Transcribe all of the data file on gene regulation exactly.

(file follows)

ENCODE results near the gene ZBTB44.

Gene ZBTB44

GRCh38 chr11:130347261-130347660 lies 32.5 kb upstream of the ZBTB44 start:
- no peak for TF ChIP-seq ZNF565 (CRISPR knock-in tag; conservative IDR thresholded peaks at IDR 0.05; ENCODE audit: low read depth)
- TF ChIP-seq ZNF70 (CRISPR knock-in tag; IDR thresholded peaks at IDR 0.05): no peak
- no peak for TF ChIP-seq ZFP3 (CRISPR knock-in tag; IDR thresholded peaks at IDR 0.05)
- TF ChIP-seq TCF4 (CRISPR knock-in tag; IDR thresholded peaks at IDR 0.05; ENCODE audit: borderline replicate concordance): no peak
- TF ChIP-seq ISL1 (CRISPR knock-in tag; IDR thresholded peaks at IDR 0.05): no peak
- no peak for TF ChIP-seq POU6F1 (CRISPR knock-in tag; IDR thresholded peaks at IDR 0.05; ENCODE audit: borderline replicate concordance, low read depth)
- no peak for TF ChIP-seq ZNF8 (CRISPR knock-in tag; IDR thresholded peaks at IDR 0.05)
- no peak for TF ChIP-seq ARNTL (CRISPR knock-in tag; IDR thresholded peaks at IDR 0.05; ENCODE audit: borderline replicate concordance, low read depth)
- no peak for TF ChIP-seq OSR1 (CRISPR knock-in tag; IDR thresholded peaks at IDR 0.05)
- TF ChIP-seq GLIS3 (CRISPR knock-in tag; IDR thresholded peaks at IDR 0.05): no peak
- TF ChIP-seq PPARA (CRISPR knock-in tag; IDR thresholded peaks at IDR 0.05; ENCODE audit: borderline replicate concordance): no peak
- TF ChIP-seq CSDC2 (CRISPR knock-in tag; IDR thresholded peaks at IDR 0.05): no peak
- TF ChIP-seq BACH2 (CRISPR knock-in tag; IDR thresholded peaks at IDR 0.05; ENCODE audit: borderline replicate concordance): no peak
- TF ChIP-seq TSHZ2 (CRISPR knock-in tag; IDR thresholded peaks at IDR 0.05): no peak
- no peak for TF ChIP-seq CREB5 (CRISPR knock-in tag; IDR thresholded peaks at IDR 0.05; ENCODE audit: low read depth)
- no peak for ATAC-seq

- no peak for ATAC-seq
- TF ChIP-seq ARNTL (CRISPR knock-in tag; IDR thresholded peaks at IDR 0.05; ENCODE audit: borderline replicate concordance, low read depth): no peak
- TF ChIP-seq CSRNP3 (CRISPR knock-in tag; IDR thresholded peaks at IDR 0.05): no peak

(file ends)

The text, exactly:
ENCODE results near the gene ZBTB44.

Gene ZBTB44

GRCh38 chr11:130347261-130347660 lies 32.5 kb upstream of the ZBTB44 start:
- no peak for TF ChIP-seq ZNF565 (CRISPR knock-in tag; conservative IDR thresholded peaks at IDR 0.05; ENCODE audit: low read depth)
- TF ChIP-seq ZNF70 (CRISPR knock-in tag; IDR thresholded peaks at IDR 0.05): no peak
- no peak for TF ChIP-seq ZFP3 (CRISPR knock-in tag; IDR thresholded peaks at IDR 0.05)
- TF ChIP-seq TCF4 (CRISPR knock-in tag; IDR thresholded peaks at IDR 0.05; ENCODE audit: borderline replicate concordance): no peak
- TF ChIP-seq ISL1 (CRISPR knock-in tag; IDR thresholded peaks at IDR 0.05): no peak
- no peak for TF ChIP-seq POU6F1 (CRISPR knock-in tag; IDR thresholded peaks at IDR 0.05; ENCODE audit: borderline replicate concordance, low read depth)
- no peak for TF ChIP-seq ZNF8 (CRISPR knock-in tag; IDR thresholded peaks at IDR 0.05)
- no peak for TF ChIP-seq ARNTL (CRISPR knock-in tag; IDR thresholded peaks at IDR 0.05; ENCODE audit: borderline replicate concordance, low read depth)
- no peak for TF ChIP-seq OSR1 (CRISPR knock-in tag; IDR thresholded peaks at IDR 0.05)
- TF ChIP-seq GLIS3 (CRISPR knock-in tag; IDR thresholded peaks at IDR 0.05): no peak
- TF ChIP-seq PPARA (CRISPR knock-in tag; IDR thresholded peaks at IDR 0.05; ENCODE audit: borderline replicate concordance): no peak
- TF ChIP-seq CSDC2 (CRISPR knock-in tag; IDR thresholded peaks at IDR 0.05): no peak
- TF ChIP-seq BACH2 (CRISPR knock-in tag; IDR thresholded peaks at IDR 0.05; ENCODE audit: borderline replicate concordance): no peak
- TF ChIP-seq TSHZ2 (CRISPR knock-in tag; IDR thresholded peaks at IDR 0.05): no peak
- no peak for TF ChIP-seq CREB5 (CRISPR knock-in tag; IDR thresholded peaks at IDR 0.05; ENCODE audit: low read depth)
- no peak for ATAC-seq

- no peak for ATAC-seq
- TF ChIP-seq ARNTL (CRISPR knock-in tag; IDR thresholded peaks at IDR 0.05; ENCODE audit: borderline replicate concordance, low read depth): no peak
- TF ChIP-seq CSRNP3 (CRISPR knock-in tag; IDR thresholded peaks at IDR 0.05): no peak